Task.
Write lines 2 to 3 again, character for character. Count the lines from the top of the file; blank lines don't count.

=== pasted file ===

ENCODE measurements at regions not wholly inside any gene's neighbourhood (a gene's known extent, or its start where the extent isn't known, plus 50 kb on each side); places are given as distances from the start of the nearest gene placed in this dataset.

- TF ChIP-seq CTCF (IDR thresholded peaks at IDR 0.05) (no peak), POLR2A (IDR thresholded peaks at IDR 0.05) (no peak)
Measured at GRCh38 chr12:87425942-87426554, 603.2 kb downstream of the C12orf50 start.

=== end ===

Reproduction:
- TF ChIP-seq CTCF (IDR thresholded peaks at IDR 0.05) (no peak), POLR2A (IDR thresholded peaks at IDR 0.05) (no peak)
Measured at GRCh38 chr12:87425942-87426554, 603.2 kb downstream of the C12orf50 start.